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I am building a website which has 5 star ratings to rate items.

These ratings unlike the normal ones are of unequal weights. i.e.

1 star: -5,
2 stars: 10,
3 stars: 20,
4 stars: 30,
5 stars: 50,

Every time a user rates I am planning to calculate the average and show it back to the user.

To do this averaging I was thinking of implementing weighted averages or Bayesian average.

Which approach do you think is the best? Are there other approaches I should be looking into?

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Here's another approach you could look into: How Not To Sort By Average Rating by Evan Miller –  Rahul Aug 16 '11 at 15:36
Questions like this don't have an objective answer. It all depends on what you want your rating system to do. –  Qiaochu Yuan Aug 16 '11 at 15:37
@Rahul Evan's post is specifically for rating systems without a limit. i.e. a voting system –  Cherian Aug 16 '11 at 15:42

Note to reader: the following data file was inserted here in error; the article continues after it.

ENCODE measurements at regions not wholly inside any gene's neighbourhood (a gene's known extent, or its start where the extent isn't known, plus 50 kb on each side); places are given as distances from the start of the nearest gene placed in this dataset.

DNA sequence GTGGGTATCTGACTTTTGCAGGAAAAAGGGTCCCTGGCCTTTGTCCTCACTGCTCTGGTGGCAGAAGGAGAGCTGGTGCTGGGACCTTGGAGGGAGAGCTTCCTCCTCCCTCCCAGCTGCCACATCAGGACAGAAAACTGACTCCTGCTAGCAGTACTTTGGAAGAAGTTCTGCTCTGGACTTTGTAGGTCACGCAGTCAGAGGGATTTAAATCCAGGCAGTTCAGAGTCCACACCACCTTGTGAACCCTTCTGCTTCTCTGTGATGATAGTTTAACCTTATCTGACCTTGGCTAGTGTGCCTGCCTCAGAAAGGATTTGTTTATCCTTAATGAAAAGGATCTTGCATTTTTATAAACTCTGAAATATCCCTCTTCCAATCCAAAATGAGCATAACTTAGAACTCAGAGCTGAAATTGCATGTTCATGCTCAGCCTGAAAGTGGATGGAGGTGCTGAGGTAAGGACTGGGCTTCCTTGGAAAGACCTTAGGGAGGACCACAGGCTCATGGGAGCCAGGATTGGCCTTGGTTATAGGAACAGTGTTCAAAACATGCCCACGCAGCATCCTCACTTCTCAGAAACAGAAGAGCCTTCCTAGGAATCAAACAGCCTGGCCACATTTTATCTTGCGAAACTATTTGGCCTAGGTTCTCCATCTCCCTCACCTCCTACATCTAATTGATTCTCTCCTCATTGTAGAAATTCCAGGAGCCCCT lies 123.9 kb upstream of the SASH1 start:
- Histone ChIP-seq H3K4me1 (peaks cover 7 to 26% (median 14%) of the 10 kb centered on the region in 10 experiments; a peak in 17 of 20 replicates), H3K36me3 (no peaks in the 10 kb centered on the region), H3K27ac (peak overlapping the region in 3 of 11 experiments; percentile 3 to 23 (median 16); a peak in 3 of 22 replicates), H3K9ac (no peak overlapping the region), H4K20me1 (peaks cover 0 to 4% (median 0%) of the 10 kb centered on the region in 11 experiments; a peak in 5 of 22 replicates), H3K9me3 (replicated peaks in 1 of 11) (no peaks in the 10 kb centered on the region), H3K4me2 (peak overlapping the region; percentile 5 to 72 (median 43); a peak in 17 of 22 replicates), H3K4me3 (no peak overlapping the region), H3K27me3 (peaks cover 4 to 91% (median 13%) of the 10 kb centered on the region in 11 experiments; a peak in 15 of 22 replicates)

1 Answer 1

The basic (weighted) average is really just a special case of the Bayesian average with $C = 0$. There are other special cases, such as the rule of succession, which correspond to different priors. More generally, these are all forms of additive smoothing.

Generally, I'd suggest either implementing some form of smoothing and/or not showing any ratings for items rated less than some minimum number of times. This is to avoid the issue of an item with a single 5-star rating getting a higher average rating than one with 99 5-star ratings and one 4-star rating.

Ps. If you haven't yet seen yesterday's xkcd strip, go take a look at it — it's relevant to the topic.

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+1 for the xkcd link :-) –  Jyrki Lahtonen Aug 16 '11 at 15:35

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